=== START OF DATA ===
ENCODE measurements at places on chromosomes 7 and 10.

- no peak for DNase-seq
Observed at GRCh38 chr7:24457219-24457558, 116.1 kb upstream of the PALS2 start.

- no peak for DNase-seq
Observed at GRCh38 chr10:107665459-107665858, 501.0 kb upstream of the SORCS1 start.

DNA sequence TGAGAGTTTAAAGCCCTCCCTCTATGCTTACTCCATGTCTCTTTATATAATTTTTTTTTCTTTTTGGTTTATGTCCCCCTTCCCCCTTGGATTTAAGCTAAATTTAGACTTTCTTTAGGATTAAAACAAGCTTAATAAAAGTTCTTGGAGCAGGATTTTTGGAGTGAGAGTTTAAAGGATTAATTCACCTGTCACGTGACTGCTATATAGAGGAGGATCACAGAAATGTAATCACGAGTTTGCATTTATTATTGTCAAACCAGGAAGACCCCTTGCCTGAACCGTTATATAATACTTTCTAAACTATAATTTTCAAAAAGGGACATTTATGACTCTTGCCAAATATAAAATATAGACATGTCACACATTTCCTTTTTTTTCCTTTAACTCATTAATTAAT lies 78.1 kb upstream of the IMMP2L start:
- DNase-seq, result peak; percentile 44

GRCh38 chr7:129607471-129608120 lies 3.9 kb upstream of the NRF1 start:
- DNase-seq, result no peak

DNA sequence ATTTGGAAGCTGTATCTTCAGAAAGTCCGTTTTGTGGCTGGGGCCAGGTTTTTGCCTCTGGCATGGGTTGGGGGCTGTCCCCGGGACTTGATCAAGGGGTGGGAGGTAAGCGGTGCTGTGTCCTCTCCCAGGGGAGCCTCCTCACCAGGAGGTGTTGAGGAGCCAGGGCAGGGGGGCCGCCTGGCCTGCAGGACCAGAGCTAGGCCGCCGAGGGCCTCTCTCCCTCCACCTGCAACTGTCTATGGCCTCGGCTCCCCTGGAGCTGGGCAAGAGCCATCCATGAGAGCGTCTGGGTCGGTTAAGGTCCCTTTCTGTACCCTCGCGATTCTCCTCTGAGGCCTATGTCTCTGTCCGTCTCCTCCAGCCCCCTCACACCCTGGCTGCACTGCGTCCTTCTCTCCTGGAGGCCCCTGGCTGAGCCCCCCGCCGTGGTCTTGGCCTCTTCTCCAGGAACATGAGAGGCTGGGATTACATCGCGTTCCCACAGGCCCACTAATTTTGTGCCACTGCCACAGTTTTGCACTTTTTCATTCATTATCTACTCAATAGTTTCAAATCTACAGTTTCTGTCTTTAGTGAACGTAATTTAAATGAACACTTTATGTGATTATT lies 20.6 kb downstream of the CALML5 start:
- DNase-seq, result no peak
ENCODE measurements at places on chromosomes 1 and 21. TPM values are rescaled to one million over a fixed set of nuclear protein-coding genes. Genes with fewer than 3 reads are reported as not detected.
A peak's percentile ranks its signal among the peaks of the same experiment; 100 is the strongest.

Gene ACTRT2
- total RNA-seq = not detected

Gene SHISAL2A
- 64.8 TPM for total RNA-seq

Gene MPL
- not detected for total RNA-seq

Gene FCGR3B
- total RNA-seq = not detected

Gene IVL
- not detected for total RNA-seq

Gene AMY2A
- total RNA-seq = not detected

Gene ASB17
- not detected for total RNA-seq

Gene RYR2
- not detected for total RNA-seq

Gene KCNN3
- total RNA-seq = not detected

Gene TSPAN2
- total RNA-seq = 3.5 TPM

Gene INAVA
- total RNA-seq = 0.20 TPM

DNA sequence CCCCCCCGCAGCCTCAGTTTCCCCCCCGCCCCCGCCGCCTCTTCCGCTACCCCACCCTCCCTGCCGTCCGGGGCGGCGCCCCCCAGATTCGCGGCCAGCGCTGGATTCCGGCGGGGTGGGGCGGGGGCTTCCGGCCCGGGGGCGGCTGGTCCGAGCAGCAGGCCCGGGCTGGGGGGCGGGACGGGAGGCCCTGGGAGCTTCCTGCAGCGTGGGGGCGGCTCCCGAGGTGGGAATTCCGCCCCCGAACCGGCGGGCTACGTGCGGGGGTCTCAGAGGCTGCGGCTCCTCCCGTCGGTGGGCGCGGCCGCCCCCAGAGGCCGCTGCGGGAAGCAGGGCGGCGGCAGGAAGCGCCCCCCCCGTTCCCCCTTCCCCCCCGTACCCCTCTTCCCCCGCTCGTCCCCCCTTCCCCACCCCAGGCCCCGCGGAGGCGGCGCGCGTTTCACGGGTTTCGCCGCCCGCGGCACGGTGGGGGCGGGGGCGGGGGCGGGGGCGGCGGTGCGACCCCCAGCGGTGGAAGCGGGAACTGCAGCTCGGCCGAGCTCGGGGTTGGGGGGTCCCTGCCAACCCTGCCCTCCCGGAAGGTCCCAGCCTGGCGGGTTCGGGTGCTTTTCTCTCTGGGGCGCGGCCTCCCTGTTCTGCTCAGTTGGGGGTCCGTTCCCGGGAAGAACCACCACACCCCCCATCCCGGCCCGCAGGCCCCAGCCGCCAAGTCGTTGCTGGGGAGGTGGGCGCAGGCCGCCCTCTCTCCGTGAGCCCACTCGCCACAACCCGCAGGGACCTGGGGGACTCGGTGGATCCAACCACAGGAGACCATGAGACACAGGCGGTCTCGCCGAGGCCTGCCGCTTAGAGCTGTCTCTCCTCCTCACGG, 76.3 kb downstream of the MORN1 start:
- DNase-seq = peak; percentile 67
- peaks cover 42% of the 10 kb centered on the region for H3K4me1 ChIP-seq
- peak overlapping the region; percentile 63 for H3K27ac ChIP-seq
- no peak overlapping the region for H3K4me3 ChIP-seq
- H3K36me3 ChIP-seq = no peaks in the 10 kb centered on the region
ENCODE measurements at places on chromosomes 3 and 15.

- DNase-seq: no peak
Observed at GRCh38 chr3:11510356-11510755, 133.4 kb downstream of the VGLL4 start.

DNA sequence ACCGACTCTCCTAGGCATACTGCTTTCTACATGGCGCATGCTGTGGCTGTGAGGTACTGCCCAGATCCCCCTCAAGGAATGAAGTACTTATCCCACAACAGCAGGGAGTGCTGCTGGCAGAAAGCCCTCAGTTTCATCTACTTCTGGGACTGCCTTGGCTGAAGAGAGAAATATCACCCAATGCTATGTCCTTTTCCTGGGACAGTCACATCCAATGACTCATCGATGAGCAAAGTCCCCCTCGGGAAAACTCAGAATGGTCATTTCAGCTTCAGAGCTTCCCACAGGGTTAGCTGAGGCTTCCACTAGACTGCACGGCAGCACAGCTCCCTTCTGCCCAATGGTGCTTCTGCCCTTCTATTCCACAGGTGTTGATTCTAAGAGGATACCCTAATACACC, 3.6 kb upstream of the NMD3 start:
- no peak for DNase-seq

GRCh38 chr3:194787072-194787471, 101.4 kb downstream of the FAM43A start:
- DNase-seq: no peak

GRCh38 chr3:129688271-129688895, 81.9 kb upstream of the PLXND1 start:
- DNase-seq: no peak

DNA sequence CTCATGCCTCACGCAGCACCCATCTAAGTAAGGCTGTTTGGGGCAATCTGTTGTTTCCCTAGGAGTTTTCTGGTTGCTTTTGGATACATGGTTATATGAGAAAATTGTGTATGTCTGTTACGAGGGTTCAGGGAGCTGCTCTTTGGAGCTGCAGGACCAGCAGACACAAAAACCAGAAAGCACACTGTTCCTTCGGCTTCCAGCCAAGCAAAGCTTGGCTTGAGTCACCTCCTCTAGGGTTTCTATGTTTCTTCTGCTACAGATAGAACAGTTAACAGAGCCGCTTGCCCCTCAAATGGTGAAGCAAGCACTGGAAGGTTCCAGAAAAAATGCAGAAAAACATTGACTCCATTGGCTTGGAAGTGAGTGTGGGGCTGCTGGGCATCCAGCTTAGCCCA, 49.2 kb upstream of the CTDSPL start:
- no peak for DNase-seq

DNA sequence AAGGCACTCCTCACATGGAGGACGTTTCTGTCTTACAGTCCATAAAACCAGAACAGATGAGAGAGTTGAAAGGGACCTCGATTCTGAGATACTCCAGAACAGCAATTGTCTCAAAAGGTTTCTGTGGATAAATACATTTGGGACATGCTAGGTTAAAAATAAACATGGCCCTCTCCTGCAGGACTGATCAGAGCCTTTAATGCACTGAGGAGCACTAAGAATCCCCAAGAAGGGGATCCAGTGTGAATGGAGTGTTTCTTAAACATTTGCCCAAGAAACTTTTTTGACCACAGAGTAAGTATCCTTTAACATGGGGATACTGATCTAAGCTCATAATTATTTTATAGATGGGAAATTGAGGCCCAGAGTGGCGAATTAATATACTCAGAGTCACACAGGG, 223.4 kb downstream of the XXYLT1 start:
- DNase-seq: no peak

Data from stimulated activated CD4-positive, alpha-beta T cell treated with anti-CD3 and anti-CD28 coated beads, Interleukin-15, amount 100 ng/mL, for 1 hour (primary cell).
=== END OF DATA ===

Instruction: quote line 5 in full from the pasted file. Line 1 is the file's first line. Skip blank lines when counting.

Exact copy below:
Observed at GRCh38 chr10:107665459-107665858, 501.0 kb upstream of the SORCS1 start.